RIPK3 expression in cervical cancer cells is required for PolyIC-induced necroptosis, IL-1α release, and efficient paracrine dendritic cell activation
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Susanne V. Schmidt1, Stefanie Seibert2, Barbara Walch-Rückheim2, Benjamin Vicinus2, Eva-Maria Kamionka2, Jennifer Pahne-Zeppenfeld1, Erich-Franz Solomayer3, Yoo-Jin Kim4, Rainer M. Bohle4, Sigrun Smola1,2
1Center for Molecular Medicine Cologne and Institute of Virology, University of Cologne, Germany
2Institute of Virology, Saarland University, Homburg/Saar, Germany
3Department of Gynecology and Obstetrics, Saarland University, Homburg/Saar, Germany
4Department of Pathology, Saarland University, Homburg/Saar, Germany
Sigrun Smola, e-mail: firstname.lastname@example.org
Keywords: cervical cancer, human papilloma virus, dendritic cells, RIPK3
Received: November 06, 2014 Accepted: January 28, 2015 Published: March 20, 2015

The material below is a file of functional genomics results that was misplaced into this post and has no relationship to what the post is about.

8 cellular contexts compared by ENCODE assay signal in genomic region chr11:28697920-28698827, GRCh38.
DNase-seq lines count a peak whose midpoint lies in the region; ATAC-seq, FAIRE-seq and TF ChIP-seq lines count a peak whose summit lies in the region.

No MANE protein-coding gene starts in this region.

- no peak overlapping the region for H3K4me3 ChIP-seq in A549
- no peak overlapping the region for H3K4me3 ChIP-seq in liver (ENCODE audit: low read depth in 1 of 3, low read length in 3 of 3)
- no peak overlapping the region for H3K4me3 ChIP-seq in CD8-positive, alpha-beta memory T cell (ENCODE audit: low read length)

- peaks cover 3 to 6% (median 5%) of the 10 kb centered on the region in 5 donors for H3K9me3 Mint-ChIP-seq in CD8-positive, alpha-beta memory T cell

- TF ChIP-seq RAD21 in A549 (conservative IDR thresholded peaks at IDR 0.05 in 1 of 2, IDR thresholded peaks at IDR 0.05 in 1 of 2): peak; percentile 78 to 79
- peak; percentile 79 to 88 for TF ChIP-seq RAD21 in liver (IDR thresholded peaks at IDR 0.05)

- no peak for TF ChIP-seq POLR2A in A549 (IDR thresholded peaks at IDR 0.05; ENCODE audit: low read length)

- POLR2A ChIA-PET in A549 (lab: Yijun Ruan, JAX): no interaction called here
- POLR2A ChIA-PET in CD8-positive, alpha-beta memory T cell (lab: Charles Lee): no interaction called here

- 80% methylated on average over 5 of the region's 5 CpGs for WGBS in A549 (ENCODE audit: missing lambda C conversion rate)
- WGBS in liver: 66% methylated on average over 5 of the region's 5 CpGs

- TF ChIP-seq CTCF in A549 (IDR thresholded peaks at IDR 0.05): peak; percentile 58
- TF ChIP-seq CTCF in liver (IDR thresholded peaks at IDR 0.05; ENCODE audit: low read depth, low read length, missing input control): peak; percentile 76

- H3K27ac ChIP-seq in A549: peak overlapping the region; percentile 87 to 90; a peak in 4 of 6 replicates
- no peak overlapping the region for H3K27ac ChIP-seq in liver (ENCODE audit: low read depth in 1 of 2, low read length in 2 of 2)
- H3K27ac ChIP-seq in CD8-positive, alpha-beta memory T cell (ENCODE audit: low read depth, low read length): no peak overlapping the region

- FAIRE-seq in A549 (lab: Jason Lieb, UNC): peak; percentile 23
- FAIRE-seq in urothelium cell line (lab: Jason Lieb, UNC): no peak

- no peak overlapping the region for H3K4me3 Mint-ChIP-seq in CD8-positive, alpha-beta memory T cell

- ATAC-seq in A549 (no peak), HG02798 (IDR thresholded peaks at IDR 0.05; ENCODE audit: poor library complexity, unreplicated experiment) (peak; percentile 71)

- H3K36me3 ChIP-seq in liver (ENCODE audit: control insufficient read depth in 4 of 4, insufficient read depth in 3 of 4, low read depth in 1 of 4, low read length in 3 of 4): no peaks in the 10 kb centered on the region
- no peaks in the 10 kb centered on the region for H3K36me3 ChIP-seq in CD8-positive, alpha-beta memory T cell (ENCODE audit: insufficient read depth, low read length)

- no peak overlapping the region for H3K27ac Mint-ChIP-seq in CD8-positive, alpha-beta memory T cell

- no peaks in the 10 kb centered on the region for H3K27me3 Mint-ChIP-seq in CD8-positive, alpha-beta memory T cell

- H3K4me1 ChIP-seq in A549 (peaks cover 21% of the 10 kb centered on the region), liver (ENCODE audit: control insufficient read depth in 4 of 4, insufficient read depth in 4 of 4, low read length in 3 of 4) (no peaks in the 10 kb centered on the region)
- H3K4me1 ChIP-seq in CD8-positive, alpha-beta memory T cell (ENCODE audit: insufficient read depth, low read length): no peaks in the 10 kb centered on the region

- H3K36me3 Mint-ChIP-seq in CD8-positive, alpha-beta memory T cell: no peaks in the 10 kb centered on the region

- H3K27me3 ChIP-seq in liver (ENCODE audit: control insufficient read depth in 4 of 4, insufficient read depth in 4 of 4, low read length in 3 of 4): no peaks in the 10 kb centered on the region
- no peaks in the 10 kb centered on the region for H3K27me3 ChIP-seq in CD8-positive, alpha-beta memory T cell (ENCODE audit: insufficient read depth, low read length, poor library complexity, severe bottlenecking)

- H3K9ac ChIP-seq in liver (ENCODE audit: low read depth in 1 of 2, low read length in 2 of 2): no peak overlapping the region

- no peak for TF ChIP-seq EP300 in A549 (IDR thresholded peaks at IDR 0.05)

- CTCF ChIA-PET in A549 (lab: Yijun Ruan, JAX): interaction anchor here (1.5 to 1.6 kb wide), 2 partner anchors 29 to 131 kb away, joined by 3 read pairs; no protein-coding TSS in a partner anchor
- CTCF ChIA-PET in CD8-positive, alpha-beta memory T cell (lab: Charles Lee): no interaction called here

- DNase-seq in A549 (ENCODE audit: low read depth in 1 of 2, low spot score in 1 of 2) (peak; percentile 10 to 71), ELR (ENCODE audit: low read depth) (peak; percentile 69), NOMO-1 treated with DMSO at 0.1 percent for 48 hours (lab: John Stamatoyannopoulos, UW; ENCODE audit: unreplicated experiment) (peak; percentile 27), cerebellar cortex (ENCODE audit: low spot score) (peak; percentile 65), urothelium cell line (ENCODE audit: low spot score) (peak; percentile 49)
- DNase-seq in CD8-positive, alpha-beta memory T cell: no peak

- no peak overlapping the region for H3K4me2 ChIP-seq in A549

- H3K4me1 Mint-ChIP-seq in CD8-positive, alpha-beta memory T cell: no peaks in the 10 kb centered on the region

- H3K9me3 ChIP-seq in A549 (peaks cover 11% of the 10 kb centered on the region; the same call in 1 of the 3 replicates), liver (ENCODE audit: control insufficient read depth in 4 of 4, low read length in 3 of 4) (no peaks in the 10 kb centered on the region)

Previous studies have shown that cervical cancer cells only release low levels of pro-inflammatory cytokines owing to infection with human papillomaviruses. This results in low immunogenicity of the cancer cells. The viral dsRNA analog PolyIC has been suggested as a promising adjuvant for cervical cancer immunotherapy. However, little is known about the molecular requirements resulting in successful immune activation. Here, we demonstrate that stimulation of cervical cancer cells with PolyIC induced necroptotic cell death, which was strictly dependent on the expression of the receptor-interacting protein kinase RIPK3. Necroptotic cancer cells released interleukin-1α (IL-1α), which was required for powerful activation of dendritic cells (DC) to produce IL-12, a cytokine critical for anti-tumor responses. Again both, IL-1α release and DC activation, were strictly dependent on RIPK3 expression in the tumor cells. Of note, our in situ analyses revealed heterogeneous RIPK3 expression patterns in cervical squamous cell carcinomas and adenocarcinomas. In summary, our study identified a novel RIPK3-dependent mechanism that explains how PolyIC-treatment of cervical cancer cells leads to potent DC activation. Our findings suggest that the RIPK3 expression status in cervical cancer cells might critically influence the outcome of PolyIC-based immunotherapeutic approaches and should therefore be assessed prior to immunotherapy.
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